The main prior art way of encasing a carrier pipe is through encasing the carrier pipe with steel pipe. In doing so, a length of steel pipe is taken to the location of the carrier pipe, where an individual will then, using a torch or other equipment, cut the steel casing pipe in half thereby providing a pair of shells. These two shells will then be placed over the carrier pipe (preferably with spacers) and then a welder will be used to weld the two halves of the steel casing pipes back together thereby forming an encasement.

There are many problems with casing pipes in such a manner, including but not limited to, the weight of the metal pipe (additional costs associated with it in transporting the steel pipe to a work site) and labor (a considerable amount of labor goes into splitting the pipe and handling the pipe, as well as welding the pipe back together).

A number of prior art patents show various other (other than the split steel pipe method) methods of attempting to overcome the difficulties in the prior art. For instance, the patent to Young (U.S. Pat. No. 3,863,679) shows a pipeline assembly comprising a pipeline safety casing for encasing a carrier pipe. The Young safety casing comprises a pair of shells into which the carrier pipe is inserted. These shells having exterior flanges which are configured for bolting together.

The patent to Plunkett (U.S. Pat. No. 2,741,268) shows a frost casing for the use on encasing laser pipes and elevated water tanks. The Plunkett casings shows casings which are generally semi-wing shaped, wherein opposing ends are configured with holes therethrough for allowing them to be bolted together or butted against one another and overlap.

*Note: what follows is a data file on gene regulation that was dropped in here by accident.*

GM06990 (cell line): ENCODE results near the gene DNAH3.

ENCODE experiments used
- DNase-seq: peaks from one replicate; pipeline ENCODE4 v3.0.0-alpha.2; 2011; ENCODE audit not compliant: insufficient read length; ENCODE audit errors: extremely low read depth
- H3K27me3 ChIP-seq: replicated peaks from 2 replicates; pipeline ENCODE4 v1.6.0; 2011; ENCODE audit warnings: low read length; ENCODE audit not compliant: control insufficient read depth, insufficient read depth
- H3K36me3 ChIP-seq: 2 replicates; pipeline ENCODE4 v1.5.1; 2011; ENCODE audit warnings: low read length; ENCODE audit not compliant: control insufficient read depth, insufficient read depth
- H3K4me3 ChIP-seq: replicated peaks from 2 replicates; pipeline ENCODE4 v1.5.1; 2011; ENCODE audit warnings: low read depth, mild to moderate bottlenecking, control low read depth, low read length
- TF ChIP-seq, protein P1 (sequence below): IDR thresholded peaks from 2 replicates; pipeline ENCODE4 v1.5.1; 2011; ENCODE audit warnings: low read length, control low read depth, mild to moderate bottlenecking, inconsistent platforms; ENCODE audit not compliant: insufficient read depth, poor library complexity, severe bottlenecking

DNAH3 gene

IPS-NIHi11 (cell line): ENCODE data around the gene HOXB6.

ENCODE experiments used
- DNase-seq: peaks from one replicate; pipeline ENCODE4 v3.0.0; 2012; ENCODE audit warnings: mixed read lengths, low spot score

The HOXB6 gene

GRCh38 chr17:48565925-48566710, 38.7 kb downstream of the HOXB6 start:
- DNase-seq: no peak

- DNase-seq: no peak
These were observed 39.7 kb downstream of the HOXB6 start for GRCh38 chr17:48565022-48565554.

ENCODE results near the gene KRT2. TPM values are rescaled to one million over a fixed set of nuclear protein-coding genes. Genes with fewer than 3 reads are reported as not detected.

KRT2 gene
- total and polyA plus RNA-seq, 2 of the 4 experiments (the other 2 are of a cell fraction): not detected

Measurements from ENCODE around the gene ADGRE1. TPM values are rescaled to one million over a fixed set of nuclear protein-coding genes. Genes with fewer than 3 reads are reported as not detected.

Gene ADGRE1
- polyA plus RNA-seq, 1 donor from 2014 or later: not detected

What is needed is a more cost effective manner of encasing a carrier pipe. Embodiments of the present invention solve this need.

Additional objects, advantages and novel features of the invention will be set forth in part in the description which follows and in part will become apparent to those skilled in the art upon examination of the following or may be learned by practice of the invention. The objects and advantages of the invention may be realized and attained by means of the instrumentalities and combinations particularly pointed out in the appended claims.

SUMMARY OF THE INVENTION

The present invention is a casing method and apparatus for carrier pipes.